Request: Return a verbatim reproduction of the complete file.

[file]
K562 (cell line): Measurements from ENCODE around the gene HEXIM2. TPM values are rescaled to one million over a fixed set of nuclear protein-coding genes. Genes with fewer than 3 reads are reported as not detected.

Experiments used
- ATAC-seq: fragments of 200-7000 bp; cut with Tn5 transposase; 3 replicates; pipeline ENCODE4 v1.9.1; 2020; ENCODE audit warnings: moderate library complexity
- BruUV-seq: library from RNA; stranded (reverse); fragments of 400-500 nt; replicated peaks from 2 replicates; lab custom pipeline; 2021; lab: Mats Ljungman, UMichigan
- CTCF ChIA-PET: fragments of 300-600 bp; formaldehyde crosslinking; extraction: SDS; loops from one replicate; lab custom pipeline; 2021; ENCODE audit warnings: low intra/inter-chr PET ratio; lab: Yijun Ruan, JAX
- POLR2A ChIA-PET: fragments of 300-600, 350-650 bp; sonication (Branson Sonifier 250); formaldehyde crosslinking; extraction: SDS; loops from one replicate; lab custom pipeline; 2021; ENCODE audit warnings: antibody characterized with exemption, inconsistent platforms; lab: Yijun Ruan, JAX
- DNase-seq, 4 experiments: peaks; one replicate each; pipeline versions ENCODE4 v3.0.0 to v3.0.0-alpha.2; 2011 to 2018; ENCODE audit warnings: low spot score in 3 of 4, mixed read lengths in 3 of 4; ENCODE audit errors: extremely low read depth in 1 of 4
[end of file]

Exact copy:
K562 (cell line): Measurements from ENCODE around the gene HEXIM2. TPM values are rescaled to one million over a fixed set of nuclear protein-coding genes. Genes with fewer than 3 reads are reported as not detected.

Experiments used
- ATAC-seq: fragments of 200-7000 bp; cut with Tn5 transposase; 3 replicates; pipeline ENCODE4 v1.9.1; 2020; ENCODE audit warnings: moderate library complexity
- BruUV-seq: library from RNA; stranded (reverse); fragments of 400-500 nt; replicated peaks from 2 replicates; lab custom pipeline; 2021; lab: Mats Ljungman, UMichigan
- CTCF ChIA-PET: fragments of 300-600 bp; formaldehyde crosslinking; extraction: SDS; loops from one replicate; lab custom pipeline; 2021; ENCODE audit warnings: low intra/inter-chr PET ratio; lab: Yijun Ruan, JAX
- POLR2A ChIA-PET: fragments of 300-600, 350-650 bp; sonication (Branson Sonifier 250); formaldehyde crosslinking; extraction: SDS; loops from one replicate; lab custom pipeline; 2021; ENCODE audit warnings: antibody characterized with exemption, inconsistent platforms; lab: Yijun Ruan, JAX
- DNase-seq, 4 experiments: peaks; one replicate each; pipeline versions ENCODE4 v3.0.0 to v3.0.0-alpha.2; 2011 to 2018; ENCODE audit warnings: low spot score in 3 of 4, mixed read lengths in 3 of 4; ENCODE audit errors: extremely low read depth in 1 of 4